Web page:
Step one complete! There was hope for this poor critter.
The head was a bit tougher. He was stuck pretty hard up there. However, his tongue was still sniffing around, so I knew he was not hurt much, just stuck. I used some shop scissors to cut away as much of the trap as I could leaving about a 4x2 inch rectangle with his head firmly attached to that!
It seemed close to time for him to shed his skin, because there was evidence of some scales loose in the glue near his body. I sprayed his body as far from his head as possible, and started working on getting it loose. The knife succeeded in getting him loose a bit, and he cooperated by squirming enough that I knew it was free.
A bit more spray closer to his head, and he knew he was coming loose. He struggled more, and managed to twist his head sideways a bit. He was still stuck, but we were getting close. A bit more spray, and he was loose!
Note: A Pam coated garter snake is pretty slippery, to say the least. He took off like a shot, right back under that durned cabinet. I looked under there with a flashlight (it was late at night by now) and there was a second trap under there!
Great, out of one fire and into another.
Except, he wanted to get away from the flashlight, so I shined it on him, and he turned away from the second trap. I pulled that one out, and immediately put both into the trash!
Then I looked for the snake again, and he was resting under the cabinet. A little flashlight work, and he moved along the wall to the garage door.
I might have ended this by opening the door and sending him on his way, but I wanted him as far from the house as I could get him, so I opened the garage door, and flashlighted (I doubt that is even a word!) him along the wall, out the door, and along the house.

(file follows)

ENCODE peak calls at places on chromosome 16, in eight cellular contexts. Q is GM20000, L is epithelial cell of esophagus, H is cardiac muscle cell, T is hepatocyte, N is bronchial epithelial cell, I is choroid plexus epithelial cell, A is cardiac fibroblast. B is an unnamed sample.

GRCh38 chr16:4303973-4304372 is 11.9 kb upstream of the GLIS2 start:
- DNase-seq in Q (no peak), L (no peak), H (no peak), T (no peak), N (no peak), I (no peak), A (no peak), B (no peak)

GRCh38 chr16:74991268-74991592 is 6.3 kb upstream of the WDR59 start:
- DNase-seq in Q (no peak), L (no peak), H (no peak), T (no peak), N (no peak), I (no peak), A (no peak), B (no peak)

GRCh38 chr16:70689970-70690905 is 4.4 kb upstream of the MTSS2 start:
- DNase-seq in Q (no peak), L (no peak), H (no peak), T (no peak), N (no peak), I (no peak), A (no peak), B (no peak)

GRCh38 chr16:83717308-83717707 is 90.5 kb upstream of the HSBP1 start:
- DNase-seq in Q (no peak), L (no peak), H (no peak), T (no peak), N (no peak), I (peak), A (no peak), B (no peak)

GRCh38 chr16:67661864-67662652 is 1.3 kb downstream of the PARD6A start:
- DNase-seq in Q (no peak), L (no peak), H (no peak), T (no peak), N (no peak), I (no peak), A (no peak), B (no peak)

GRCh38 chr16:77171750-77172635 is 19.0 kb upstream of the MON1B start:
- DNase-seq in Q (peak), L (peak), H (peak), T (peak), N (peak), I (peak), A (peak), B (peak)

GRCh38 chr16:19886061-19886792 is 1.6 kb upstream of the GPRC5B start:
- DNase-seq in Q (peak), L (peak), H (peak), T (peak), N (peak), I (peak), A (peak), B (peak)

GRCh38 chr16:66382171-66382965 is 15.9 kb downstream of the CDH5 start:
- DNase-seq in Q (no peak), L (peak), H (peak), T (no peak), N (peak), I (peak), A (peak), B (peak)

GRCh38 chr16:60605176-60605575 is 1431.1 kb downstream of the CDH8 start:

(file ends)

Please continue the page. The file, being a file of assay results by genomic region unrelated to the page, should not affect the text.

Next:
The adventure did not end there.
This silly snake wanted back in the garage! Every time I turned the light off of him, he spun around and headed back toward the garage,
Braaaaap, No way!
I would whip the light back on and he spun around and headed in the right direction. We played this game about six times, and I decided I had enough. It took three tries, but I finally managed to pick him up by his slippery, oil coated tail and carry him away from my house, and turned him loose headed toward a neighbors yard.
Good Luck, little snakey. I hope you learned a lesson!
During this adventure, Cheryl opened the garage door to see what I was doing. I know she had thoughts of me doing the snake in to get him out of the garage, so I told her to go back inside while I worked through this experiment. If it did not work, I did not want her seeing the result. At that time, I had no idea if I would succeed or not.
When I came back in and told her the results of this story, she was quite releived. It was only a snake, but it was a living creature, minding its own business, and it got stuck in something we caused. I felt obligated to at least try to save it, and succeeded!
After fighting cancer for the last almost ten years, I do not take life for granted. Even that snake deserved a chance to enjoy his life.
And I gave his life back to him today.
If I can stop shaking from the adrenalin rush of this epic struggle, I may sleep well knowing what I managed to do.
I know Cheryl will!
I wonder if he was really a she. Hmmm!